I had a paper route in Gresham, Oregon for about six or seven years back in the early eighties, when newspaper carriers still personally collected from their customers each month. I met a lot of people, and learned a lot of things talking to people on my route. Being somewhat interested in music, I would talk to people about that. Often I would hear people say things like, “I used to play the bassoon (or the ____, fill in the blank), but when I got a job (had a kid, was broke, again, fill in the blank) I had to quit.” It was so sad. Here is an area of beauty in people’s lives, and our society cares nothing about its demise. Art and music seem to be almost taboo in American society, or so it would seem. The same seems to be true for other creative endeavors too. For me, I came out of my experiences with an early inner resolve not to quit, no matter what happened.
It all happened.
I went to college, got a job, got a house, lost a job, got a new job, rented a tiny house, got married, sold my half of the first house and bought a bigger house, bought things, became so broke we almost lost the bigger house, worked our way out of trouble, partnered in a game store that failed, lost relatives, gained a daughter. I even survived cancer.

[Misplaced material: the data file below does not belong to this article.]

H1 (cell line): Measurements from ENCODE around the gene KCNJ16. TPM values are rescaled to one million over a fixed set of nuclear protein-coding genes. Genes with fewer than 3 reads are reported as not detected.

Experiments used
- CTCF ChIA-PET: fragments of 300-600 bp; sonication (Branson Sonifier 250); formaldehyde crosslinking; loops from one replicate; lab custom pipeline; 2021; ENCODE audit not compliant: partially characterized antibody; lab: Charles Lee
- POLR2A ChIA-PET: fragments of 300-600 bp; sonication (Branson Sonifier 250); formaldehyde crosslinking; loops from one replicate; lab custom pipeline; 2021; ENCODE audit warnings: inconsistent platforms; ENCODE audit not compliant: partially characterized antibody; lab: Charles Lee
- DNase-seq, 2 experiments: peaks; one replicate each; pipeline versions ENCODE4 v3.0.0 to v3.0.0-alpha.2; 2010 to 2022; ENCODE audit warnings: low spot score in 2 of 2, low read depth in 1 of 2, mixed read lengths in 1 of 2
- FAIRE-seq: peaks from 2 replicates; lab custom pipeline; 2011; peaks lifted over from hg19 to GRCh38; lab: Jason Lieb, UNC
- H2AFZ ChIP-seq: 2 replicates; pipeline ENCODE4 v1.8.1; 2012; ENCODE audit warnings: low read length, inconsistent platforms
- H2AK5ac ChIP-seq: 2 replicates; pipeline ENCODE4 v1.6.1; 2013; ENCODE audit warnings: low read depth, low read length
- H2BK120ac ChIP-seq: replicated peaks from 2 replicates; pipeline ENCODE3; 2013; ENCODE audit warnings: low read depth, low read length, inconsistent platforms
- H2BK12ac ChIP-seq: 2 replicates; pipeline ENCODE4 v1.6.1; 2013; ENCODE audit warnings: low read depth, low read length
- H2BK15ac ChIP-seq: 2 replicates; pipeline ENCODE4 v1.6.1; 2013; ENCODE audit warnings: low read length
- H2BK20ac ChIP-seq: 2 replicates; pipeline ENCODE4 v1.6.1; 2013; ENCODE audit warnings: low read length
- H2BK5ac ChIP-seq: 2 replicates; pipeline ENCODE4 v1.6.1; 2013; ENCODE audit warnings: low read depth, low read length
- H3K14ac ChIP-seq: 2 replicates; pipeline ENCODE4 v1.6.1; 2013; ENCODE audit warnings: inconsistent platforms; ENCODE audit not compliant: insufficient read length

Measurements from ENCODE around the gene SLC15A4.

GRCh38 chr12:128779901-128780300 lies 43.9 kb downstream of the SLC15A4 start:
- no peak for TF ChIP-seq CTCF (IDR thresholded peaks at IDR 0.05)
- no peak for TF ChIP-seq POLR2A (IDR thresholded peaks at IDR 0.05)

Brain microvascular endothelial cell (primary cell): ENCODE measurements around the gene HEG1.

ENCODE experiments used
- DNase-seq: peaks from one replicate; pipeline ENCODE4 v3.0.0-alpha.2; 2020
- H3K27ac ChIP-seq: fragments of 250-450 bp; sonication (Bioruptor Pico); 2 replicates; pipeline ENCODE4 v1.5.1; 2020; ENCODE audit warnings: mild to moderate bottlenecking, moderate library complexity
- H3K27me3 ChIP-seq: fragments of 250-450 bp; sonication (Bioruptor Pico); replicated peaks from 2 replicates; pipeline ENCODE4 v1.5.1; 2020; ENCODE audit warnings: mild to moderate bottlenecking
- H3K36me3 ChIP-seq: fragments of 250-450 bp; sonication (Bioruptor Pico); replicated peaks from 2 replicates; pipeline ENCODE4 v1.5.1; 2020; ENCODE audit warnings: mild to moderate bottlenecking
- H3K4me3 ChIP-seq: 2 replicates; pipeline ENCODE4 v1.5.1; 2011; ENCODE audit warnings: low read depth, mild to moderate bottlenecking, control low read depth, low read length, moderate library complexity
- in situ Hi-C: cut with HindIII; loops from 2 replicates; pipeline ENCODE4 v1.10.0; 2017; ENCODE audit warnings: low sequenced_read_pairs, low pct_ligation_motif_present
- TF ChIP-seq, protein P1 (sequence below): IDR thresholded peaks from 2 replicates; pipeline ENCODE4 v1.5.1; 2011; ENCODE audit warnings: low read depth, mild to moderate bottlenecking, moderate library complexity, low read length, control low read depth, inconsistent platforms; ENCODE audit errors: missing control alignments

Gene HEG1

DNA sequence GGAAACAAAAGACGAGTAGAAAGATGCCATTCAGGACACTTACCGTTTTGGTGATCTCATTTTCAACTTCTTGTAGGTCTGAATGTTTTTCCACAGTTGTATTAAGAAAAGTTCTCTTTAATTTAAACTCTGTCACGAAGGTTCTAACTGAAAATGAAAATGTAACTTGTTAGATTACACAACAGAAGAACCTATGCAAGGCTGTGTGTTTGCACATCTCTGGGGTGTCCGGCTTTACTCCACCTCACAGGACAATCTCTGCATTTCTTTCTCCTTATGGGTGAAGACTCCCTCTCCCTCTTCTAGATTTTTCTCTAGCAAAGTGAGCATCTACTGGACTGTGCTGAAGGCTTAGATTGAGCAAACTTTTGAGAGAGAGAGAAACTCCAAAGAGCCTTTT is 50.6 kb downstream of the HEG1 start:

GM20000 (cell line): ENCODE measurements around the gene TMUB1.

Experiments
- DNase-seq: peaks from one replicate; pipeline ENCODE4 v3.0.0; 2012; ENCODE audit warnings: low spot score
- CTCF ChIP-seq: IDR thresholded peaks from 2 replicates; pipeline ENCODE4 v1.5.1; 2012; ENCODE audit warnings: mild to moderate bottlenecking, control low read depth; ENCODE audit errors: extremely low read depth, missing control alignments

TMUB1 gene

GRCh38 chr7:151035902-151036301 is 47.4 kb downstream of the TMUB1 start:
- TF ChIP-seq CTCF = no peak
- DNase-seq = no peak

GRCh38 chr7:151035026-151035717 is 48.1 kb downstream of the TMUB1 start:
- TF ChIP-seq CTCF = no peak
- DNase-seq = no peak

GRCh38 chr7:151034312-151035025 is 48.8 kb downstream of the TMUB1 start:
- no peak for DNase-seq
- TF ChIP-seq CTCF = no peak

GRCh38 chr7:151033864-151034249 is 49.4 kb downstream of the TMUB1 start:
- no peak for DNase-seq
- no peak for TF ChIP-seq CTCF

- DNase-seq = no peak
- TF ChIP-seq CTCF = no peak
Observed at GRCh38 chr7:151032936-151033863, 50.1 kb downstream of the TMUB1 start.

Throughout everything, I have always kept playing cello on a regular basis (admittedly less regularly at some times than others, but I’ve never sold my cello or quit entirely). I have always told myself, “I have too much time and money invested in this to throw it away.” It’s true, and also I have been able to make a small amount of money teaching and performing. After all these years, playing the cello is fun for me again, maybe more fun than it ever has been for me. I wonder now, whether if I had tried harder when I was younger, if I would play at a higher level now. But I know, too, that many of my peers who pushed themselves (or were pushed) extra hard, quit. They were better cellists than me then, but now I’m a lot better than they were. Certainly if any of them picked up a cello now, they wouldn’t be able to play very well, if at all. What a waste.
So that’s my secret. Don’t worry about being perfect at what you do. Just don’t quit.
Over 24 HOURS of Repertoire? Yes it is true.
Out of all of it, the most popular requests I get are for Big Band / Swing (the kind of music you would hear Frank Sinatra perform), and Light Rock (a lot of it from the ’60s, ’70s and ’80s, including the Beatles to Sting and Simon & Garfunkel). I take a lot of requests – which I then permanently add to my repertoire.